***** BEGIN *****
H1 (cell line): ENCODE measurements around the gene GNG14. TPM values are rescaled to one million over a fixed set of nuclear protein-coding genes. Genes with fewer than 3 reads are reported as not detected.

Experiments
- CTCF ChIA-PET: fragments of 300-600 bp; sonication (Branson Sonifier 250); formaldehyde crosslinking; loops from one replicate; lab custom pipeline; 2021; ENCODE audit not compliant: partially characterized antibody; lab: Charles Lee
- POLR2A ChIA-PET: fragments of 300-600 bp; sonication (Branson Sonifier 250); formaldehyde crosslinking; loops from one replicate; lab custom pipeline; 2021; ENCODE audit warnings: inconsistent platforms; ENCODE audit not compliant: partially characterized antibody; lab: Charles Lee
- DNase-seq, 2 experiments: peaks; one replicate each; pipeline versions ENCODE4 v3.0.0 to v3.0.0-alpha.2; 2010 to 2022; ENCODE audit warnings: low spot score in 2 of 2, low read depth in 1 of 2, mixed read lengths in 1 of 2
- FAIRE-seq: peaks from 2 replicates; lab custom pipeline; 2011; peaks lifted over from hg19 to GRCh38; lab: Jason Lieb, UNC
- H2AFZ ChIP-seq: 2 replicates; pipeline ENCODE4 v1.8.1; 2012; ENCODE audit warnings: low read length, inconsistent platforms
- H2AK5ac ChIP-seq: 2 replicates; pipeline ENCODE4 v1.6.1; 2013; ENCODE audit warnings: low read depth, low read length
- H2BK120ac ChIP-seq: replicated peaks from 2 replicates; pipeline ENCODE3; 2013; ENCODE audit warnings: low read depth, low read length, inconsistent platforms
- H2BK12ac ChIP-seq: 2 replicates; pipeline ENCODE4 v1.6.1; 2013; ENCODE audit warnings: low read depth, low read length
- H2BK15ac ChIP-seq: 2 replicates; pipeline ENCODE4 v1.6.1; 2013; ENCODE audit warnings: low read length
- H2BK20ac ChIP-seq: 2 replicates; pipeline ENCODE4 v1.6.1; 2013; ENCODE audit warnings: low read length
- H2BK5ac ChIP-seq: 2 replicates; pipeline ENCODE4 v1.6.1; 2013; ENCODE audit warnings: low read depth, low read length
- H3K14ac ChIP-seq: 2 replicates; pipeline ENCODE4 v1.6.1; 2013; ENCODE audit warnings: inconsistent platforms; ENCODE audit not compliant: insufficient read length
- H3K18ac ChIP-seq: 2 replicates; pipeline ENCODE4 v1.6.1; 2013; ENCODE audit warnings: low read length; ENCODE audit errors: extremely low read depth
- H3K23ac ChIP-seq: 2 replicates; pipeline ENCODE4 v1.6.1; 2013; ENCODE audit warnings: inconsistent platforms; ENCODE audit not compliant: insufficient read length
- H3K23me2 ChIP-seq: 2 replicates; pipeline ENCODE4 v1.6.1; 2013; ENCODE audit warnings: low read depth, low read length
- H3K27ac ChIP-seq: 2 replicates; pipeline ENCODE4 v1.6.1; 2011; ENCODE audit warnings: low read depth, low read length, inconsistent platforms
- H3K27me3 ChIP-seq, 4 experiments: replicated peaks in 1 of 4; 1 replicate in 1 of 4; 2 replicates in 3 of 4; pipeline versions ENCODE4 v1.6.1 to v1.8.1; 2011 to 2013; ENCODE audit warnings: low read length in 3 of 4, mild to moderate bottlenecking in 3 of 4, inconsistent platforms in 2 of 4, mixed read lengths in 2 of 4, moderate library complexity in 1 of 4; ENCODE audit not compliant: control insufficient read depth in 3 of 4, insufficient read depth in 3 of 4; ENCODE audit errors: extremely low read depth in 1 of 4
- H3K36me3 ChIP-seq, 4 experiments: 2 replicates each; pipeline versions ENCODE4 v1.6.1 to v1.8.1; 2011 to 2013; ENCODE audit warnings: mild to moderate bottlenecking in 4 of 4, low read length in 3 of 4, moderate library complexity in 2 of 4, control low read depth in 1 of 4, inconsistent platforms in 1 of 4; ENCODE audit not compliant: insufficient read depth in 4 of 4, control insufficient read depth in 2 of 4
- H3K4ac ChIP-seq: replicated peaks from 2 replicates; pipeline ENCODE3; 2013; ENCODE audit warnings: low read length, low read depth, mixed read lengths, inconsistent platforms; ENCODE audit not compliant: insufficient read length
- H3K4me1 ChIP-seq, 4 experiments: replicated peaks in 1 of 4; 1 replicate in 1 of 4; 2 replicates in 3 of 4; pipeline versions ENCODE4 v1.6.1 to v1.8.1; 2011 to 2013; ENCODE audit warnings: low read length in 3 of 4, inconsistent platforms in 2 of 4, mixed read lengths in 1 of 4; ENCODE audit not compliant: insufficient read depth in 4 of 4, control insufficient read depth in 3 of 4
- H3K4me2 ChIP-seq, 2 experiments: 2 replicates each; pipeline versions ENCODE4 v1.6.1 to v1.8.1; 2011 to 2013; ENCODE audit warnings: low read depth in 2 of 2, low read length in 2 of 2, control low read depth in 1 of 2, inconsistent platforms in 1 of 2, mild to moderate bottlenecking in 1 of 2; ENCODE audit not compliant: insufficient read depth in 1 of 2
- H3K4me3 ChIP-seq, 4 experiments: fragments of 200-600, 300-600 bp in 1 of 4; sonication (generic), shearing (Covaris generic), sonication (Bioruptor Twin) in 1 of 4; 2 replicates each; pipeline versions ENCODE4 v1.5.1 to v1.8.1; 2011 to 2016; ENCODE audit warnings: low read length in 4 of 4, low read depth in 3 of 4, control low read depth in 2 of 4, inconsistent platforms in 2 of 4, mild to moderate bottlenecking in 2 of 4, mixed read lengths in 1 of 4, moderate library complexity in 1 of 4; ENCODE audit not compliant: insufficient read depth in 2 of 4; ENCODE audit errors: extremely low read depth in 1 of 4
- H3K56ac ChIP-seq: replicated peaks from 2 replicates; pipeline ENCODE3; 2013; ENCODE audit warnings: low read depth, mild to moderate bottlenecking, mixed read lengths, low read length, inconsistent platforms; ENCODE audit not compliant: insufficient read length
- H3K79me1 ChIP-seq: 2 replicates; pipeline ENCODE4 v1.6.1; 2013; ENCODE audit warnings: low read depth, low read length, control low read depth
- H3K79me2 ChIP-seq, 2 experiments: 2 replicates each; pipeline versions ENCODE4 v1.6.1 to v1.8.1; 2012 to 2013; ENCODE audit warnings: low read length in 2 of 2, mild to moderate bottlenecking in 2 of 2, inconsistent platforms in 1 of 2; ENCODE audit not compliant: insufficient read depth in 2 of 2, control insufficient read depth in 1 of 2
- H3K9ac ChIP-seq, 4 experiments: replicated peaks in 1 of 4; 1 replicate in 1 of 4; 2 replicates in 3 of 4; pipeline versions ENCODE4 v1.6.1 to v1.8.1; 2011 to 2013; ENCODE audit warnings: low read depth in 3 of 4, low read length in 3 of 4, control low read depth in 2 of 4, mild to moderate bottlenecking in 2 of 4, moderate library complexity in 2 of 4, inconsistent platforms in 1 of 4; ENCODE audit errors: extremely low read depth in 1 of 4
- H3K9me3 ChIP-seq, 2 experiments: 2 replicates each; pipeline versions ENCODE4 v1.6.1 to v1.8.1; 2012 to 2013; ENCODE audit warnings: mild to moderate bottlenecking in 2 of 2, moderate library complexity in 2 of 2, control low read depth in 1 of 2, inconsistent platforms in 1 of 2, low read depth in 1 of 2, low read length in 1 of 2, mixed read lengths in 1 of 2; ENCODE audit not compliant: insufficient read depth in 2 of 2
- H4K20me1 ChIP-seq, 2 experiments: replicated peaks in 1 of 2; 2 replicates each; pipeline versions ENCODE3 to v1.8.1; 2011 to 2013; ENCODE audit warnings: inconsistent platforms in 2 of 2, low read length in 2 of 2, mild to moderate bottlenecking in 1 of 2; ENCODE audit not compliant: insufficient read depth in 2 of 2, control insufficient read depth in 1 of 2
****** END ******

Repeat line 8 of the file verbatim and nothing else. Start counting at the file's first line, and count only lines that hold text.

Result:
- H2AK5ac ChIP-seq: 2 replicates; pipeline ENCODE4 v1.6.1; 2013; ENCODE audit warnings: low read depth, low read length